In order to assist the stakeholders with the designation process, as well as periodic reviews, Technical Guidelines are being progressively created by the MAB International Coordinating Council.

Biosphere Reserves involve local communities and all interested stakeholders in planning and management. They integrate three main "functions":

  • Conservation of biodiversity and cultural diversity

  • Economic development that is socio-culturally and environmentally sustainable

  • Logistic support, underpinning development through research, monitoring, education and training

These three functions are pursued through the Biosphere Reserves' three main zones

Core Areas - which are strictly protected zones that contribute to the conservation of landscapes, ecosystems, species and genetic variation.

Buffer Zones - which surround or adjoin the core area(s), and are used for activities compatible with sound ecological practices that can reinforce scientific research, monitoring, training and education.

Transition Areas - which are where communities foster socio-culturally and ecologically sustainable economic and human activities.

Biosphere reserves, then, represent formal applications of the concept of bioregionalism. They are collaboration between UNESCO, the host nation and the host region aimed at discovery how humans might live sustainably in a given region / ecosystem. There is no UNESCO funding and no international oversight.

Why Bioregionalism and Biosphere Reserves Matter for SUNY-ESF

It is important that ESF faculty and students understand Bioregionalism and the UNESCO World Network of Biosphere Reserves for several reasons. The first is that on a planet with 7.5 billion people, it is impossible to separate ecosystems from the effects of human activities. Our studies of ecosystem health must (in part) be in terms of human / environment interactions and the interdisciplinary approaches to guiding those interactions in ways that support biodiversity and the effective delivery of ecosystem services. Given the rapidity of climate change, loss of biodiversity, species extinction, forest depletion, and the depletion of fresh water around the world, simply understanding ecosystem health in the absence of human settlement patterns and human endeavors is insufficient.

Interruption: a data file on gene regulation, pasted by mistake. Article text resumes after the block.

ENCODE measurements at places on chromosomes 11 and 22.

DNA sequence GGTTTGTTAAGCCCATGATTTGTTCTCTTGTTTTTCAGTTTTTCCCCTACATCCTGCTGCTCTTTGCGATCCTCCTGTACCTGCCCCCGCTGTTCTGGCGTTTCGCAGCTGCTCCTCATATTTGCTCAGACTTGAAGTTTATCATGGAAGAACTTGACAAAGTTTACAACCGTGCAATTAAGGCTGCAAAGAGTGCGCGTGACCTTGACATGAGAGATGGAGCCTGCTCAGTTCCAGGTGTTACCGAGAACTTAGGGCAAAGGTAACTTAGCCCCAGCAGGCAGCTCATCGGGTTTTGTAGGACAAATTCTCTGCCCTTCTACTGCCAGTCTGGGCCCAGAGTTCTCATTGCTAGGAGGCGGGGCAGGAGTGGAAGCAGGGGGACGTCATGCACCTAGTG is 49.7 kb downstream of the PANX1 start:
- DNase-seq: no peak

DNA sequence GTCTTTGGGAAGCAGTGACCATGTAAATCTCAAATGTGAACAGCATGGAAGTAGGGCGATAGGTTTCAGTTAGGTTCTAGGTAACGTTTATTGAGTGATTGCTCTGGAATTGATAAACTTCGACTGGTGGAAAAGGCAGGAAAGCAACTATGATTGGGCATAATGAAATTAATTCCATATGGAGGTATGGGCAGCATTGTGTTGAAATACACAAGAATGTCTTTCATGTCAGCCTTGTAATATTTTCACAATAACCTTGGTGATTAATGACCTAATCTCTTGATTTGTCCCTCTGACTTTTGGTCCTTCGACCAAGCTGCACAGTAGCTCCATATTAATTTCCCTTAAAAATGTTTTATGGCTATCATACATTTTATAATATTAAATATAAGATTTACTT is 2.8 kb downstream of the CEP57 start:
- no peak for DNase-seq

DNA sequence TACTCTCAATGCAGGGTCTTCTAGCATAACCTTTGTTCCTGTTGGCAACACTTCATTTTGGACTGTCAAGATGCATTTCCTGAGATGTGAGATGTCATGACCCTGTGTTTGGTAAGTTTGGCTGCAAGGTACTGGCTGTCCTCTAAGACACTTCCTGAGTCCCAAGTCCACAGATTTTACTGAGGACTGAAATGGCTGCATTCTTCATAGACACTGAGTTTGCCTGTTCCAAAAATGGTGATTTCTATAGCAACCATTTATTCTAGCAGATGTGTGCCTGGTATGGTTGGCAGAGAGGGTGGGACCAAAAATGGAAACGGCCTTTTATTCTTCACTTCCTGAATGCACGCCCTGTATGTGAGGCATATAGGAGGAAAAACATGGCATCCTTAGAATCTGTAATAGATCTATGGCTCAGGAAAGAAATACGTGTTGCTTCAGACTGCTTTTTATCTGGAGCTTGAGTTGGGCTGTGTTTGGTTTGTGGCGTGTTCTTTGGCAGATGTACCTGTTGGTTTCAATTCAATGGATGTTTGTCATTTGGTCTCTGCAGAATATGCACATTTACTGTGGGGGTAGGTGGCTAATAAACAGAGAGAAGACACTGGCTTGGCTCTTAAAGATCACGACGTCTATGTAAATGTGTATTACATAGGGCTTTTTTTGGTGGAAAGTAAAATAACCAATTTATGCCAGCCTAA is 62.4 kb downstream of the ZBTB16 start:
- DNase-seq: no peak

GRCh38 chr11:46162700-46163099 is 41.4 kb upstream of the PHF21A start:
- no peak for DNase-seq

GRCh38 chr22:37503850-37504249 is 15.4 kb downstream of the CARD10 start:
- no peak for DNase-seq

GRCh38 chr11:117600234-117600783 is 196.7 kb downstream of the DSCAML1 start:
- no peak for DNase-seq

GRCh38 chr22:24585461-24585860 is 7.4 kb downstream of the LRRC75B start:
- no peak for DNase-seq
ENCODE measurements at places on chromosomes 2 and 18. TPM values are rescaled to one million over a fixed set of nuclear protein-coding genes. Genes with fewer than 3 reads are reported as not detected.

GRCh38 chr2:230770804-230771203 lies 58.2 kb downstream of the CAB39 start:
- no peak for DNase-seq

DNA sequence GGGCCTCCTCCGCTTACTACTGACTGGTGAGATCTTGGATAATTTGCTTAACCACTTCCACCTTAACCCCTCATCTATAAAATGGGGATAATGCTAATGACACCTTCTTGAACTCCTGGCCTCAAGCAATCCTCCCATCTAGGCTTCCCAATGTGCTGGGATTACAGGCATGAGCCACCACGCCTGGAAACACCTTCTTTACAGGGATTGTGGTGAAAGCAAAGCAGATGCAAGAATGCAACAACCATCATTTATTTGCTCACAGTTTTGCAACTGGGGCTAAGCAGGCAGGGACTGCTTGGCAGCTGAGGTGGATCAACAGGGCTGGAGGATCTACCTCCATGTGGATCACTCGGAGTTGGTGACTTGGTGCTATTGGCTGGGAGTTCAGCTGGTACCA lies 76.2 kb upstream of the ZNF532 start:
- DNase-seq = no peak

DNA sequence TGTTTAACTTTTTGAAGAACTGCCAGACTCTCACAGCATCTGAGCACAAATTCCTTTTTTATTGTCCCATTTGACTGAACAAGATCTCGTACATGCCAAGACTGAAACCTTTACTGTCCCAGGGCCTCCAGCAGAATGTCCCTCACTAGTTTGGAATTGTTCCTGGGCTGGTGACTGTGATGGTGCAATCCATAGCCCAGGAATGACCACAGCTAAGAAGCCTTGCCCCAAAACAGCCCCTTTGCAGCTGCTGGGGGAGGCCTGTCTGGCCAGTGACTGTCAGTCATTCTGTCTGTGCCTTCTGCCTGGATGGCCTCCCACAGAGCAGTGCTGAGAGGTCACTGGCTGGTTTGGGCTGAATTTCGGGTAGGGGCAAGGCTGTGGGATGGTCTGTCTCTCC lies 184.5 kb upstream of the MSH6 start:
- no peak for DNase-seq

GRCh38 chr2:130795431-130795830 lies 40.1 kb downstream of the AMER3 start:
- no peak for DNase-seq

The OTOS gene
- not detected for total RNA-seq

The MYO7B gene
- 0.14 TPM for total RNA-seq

The second reason is that the study of biosphere reserves is a good way to categorically and systematically understand what the challenges are in human / environment relations and what works and what does not work, and where and why, with regard to assuring biodiversity and the delivery of ecosystem services. This allows for comparative analysis among countries, cultures, climates, governmental systems, levels of resource abundance, etc.

The third reason is that the study of bioregionalism and biosphere reserves is inherently interdisciplinary. Greater emphasis on interdisciplinary work was not only a goal of ESF's 2020 Plan, it is also a necessary approach to understanding the complexities of human / environment relations, to addressing environmental and social knowledge, policies, customs and cultural ways that will determine the future viability of the planet.

The fourth reason is that, given the inherently interdisciplinary nature of evolving professional practice, research, education and policy-making in environmental management, applied ecology and the planning and design of human settlement patterns, SUNY-ESF needs to become a leader in training practitioners, researchers, public officials and citizens who can think locally, nationally and globally in ways that are systematic, comprehensive and integrative about biodiversity, the delivery of ecosystem services and the future of humankind.

The fifth and final reason is that SUNY-ESF benefits from the stimulation of new explorations that challenge and energize existing faculty, staff and students, involve new relationships (biosphere reserves, communities, universities, governmental organizations, not-for-profits, the United Nations, etc.) and put the institution in a position to attract a new and perhaps broader range of faculty, staff and students.

Why Bioregionalism and Biosphere Reserve Studies are Located in the Department of Landscape Architecture

Given that bioregions and biosphere reserves are frameworks for addressing human / environment relations, the most important disciplines for managing the evolution of these territories are planning, design and applied ecology. These disciplines, which at their best, work together to assure harmonious and seamless relationships between natural systems and human settlement patterns, or ideally, the integration of the two, are located in the Department of Landscape Architecture. It is also understood that at territorial, bioregional and biosphere reserve scale planning, design and applied ecology are best practiced as interdisciplinary ventures. Hence the Center is located in the Department of Landscape Architecture but open to participation by faculty, staff and students from all disciplines at ESF.